For fine-grained material. one working cycle including cooling lasts two to three weeks. usually perpendicular to the axis of the furnace (click here for the picture of the Acheson furnace). Depending on the size of the furnace and its operation mode. nearly all graphitising furnaces are DC-operated since powerful rectifiers are available. sand.Heat treatment GraphitisationAcheson Acheson furnace The stock is arranged in blocks within a horizontal bed. an uncontrolled release of decomposition products from the charge does not cause problems. Comparison with Archeson furnace . The space between these segments is filled with a resistor material consisting of a coke/graphite granular mixture. As the electrical resistance of the furnace decreases with an increasing degree of graphitisation. the power to the head electrodes is controlled and adjusted by transformers. so that the normal maximum temperature of 2800°C can be reached within a few days. thus protecting the material against oxidation. which is thermally insulated by a mixture of coke. Nowadays. The current is supplied to the load by two watercooled head electrodes at the narrow sides of the furnace. carbon black and/or sawdust.
Acheson furnace .
The artifacts are clamped between the head electrodes of the furnace and heated by passing the current directly through the load. The contact area of the material to be graphitised has to fit well and therefore requires plane-parallel machining and an adjustable clamping device in order to secure a constant. tight electrical contact for a low-contact resistance. This graphitising method has the advantage of shorter heating periods.Graphitisation Castner furnace/longitudinal graphitisation Lengthwise graphitisation (longitudinal array) was first described by Castner. The insulation against oxidation and high heat losses is the same as for Acheson furnaces.Heat treatment . and is characterised by the direct connection of the stock one to another in a row without a resistor material in between (click here for the picture of the Castner furnace). Comparison with Archeson furnace . less power consumption and smaller furnace dimensions.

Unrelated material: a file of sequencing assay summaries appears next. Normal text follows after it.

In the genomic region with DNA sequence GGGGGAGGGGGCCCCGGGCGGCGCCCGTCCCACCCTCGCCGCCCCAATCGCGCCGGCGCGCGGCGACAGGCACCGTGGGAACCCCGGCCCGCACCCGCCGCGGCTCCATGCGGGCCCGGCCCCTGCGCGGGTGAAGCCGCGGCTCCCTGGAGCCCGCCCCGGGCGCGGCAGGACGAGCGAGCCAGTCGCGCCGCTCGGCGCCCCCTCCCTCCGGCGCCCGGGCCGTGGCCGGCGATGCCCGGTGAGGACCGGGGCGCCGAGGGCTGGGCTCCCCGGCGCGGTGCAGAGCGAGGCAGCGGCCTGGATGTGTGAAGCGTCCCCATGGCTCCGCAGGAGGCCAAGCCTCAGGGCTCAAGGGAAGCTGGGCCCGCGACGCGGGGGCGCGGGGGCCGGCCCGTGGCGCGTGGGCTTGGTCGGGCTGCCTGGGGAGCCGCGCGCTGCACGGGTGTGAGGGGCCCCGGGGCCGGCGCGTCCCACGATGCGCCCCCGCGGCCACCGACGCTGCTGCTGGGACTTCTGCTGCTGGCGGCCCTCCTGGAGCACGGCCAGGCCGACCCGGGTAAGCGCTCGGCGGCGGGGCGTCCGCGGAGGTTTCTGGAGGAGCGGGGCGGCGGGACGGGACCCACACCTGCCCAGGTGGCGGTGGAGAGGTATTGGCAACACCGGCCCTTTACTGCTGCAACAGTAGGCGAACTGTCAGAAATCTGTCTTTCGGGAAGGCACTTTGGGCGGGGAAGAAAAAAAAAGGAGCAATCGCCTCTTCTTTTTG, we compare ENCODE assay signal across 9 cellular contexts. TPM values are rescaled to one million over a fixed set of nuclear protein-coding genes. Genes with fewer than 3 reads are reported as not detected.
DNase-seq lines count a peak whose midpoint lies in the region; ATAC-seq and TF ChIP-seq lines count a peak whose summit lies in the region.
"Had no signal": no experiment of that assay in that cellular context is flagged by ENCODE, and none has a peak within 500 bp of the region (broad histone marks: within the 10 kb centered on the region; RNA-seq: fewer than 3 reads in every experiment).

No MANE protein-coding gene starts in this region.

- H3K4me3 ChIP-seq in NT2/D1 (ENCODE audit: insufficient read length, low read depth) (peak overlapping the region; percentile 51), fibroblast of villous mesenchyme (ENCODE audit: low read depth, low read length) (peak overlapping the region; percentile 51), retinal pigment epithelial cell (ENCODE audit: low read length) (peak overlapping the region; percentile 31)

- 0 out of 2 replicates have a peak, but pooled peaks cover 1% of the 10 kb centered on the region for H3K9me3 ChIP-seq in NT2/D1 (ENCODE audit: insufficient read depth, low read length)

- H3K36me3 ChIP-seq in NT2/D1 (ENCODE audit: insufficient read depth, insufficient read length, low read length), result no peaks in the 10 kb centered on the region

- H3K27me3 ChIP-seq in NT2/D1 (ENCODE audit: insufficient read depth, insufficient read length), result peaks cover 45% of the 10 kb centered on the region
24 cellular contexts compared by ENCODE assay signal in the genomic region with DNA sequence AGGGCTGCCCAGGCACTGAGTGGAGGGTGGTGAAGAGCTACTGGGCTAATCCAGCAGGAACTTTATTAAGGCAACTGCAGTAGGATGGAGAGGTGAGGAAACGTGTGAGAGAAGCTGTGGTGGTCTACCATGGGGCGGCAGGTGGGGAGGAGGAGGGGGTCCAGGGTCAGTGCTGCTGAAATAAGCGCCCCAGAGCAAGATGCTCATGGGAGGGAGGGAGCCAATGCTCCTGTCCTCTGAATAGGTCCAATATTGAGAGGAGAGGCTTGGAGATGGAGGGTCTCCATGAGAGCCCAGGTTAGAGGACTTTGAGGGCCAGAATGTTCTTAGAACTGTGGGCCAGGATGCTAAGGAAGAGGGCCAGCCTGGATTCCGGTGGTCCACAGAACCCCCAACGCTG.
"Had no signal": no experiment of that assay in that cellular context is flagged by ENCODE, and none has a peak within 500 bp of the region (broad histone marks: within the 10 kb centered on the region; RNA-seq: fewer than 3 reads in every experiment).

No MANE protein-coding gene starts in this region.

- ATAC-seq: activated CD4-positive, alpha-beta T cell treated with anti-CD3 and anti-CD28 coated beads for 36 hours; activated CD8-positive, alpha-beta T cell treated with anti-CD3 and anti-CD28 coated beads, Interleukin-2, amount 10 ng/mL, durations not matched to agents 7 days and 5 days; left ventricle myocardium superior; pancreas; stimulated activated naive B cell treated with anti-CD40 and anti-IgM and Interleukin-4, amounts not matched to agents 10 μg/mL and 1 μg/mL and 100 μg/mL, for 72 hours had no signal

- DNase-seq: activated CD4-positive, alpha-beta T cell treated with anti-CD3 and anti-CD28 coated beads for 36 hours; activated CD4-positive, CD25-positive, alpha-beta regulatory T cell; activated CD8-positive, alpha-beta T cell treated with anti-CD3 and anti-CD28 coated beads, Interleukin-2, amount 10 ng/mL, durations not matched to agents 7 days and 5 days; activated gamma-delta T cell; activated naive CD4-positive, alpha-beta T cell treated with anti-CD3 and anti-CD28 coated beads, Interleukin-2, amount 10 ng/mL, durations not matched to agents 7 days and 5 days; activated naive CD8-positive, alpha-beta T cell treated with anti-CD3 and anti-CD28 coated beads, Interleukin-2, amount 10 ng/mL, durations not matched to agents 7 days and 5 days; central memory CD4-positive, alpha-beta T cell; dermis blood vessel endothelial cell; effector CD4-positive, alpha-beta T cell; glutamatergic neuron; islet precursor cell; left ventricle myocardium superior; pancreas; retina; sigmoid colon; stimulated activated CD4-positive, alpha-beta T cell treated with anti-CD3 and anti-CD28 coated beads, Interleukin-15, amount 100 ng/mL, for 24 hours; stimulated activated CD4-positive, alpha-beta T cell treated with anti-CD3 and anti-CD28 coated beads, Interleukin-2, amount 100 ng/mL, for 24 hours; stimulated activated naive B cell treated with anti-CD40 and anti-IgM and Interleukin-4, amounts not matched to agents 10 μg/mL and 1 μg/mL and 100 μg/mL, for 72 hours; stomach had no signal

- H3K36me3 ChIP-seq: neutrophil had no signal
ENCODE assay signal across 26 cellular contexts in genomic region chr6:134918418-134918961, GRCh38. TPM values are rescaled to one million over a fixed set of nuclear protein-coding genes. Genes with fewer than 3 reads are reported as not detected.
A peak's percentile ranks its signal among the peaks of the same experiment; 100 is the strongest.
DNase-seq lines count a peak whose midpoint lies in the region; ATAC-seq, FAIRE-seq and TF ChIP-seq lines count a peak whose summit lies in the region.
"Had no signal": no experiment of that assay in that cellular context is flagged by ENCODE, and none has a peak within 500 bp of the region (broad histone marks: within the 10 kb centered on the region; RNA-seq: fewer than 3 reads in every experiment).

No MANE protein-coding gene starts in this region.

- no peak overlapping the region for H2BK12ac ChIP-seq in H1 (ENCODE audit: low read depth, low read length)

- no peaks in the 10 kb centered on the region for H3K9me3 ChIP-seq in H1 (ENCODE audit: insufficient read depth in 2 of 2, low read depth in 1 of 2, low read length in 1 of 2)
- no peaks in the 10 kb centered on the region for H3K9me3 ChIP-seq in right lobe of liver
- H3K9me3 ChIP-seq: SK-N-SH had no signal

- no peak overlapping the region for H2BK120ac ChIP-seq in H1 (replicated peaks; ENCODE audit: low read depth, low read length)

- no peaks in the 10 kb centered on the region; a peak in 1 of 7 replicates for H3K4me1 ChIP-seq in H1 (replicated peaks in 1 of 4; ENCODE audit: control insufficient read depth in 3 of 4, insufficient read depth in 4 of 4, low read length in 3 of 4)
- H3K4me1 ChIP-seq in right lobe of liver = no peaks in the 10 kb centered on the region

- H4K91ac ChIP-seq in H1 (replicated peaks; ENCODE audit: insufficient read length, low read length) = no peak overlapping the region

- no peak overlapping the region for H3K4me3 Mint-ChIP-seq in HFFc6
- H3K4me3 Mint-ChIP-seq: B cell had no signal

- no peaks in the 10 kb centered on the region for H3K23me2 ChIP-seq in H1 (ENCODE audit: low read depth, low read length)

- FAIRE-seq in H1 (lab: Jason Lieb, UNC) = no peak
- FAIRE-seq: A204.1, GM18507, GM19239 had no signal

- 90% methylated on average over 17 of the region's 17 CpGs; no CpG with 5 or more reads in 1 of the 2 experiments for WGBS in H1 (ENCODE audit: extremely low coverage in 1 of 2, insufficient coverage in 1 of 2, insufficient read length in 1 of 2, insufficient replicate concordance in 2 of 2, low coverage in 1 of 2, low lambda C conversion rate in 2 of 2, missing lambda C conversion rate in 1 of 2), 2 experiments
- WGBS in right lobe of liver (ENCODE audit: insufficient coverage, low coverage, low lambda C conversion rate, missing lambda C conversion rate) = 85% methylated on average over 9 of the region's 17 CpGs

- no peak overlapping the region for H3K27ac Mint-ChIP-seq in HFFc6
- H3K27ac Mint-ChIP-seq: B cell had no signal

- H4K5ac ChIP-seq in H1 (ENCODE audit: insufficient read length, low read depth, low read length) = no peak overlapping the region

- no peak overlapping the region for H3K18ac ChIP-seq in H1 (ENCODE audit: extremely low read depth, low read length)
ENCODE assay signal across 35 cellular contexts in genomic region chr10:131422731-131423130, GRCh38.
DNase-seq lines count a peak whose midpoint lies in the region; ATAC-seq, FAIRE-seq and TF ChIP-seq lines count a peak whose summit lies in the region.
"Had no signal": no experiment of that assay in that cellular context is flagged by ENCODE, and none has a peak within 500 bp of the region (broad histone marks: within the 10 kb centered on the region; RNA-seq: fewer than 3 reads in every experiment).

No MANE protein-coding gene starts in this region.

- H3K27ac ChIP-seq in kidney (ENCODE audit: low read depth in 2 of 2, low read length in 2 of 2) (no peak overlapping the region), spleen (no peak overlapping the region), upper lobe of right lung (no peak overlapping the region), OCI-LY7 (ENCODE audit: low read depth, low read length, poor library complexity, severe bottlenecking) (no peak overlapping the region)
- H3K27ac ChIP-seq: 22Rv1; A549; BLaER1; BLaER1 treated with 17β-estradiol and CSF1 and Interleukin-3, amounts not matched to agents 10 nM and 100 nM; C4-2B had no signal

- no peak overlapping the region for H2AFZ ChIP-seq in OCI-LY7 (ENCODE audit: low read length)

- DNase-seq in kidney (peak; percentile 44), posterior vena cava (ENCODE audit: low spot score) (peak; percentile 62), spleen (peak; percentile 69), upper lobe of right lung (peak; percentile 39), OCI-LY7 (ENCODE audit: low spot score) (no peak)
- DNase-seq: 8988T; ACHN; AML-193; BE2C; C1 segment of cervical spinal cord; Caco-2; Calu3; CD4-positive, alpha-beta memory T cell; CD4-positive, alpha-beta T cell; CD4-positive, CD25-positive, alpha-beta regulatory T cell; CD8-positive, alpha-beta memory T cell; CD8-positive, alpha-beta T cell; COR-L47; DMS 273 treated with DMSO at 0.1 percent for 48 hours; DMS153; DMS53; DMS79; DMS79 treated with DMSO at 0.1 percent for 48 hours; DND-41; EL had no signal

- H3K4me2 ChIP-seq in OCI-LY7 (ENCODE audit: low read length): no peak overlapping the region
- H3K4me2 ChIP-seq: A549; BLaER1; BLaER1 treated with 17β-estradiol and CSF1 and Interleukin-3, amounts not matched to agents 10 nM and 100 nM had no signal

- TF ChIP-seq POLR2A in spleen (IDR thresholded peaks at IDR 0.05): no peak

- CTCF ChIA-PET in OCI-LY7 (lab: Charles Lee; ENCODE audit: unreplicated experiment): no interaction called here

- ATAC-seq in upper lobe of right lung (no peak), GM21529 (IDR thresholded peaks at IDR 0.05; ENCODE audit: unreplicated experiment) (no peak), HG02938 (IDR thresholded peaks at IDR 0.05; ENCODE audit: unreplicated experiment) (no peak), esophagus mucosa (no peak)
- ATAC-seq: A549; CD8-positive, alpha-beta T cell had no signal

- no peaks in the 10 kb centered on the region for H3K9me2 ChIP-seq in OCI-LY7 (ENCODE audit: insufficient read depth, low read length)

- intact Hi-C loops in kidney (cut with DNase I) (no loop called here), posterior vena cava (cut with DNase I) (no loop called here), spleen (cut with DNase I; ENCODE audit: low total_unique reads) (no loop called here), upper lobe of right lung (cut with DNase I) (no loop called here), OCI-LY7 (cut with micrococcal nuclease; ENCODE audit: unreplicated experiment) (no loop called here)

LengthWiseGrapitisation (Castner) furnace .
LWG vs. Acheson Advantages of the LWG over the Acheson furnace: • Lower energy • Reduced cycle time • Better control of process for electrode .
. The material is passed through the furnace. Indirectly heated furnaces consist of a horizontal or vertical graphite tube of rectangular or cylindrical cross-section. It is protected from oxidation by using water-cooled seals at the ends of the furnace and by applying a stream of inert gas. The outside of these tubes is insulated with carbon black surrounded by a carbon felt jacket. which need to be graphitised with a very well controlled temperature profile. either continuously or at intervals. The main advantage of such furnaces is very close temperature control.Production – Inductively heated Inductively heated furnaces Inductively heated furnaces are normally used for parts.
this purity is insufficient. . so that a thermal purification at higher temperatures up to 3100°C with longer residence times is carried out to reduce the impurities to a concentration of less than 200 ppm. If still lower ash values are required. For many applications.Production . a thermo-chemical purification is necessary. normally reducing the content of impurities to considerably less than 1000 ppm.purification Purification of Graphite • The graphitising process is also accompanied by a purification of the material treated.
purification Thermo-chemical purification Even after graphitisation at around 3000°C most graphites contain small amounts of metallic impurities. By means of this procedure. If the ash values in the material have to be below 200 ppm. By adding gaseous halogens or halogen compounds. . impurities may be lowered to less than 1 ppm. all heteroatoms forming stable carbides are transferred into volatile halogen compounds and thus removed. thermal purification is applied.Production .
. grinding.Fabrication . The different steps are dust extraction. cutting. bonding and polishing.machining Machining graphite Graphite can be machined wet or dry with ordinary machine tools but is normally machined dry. Click here for safety recommendations when machining graphite. turning.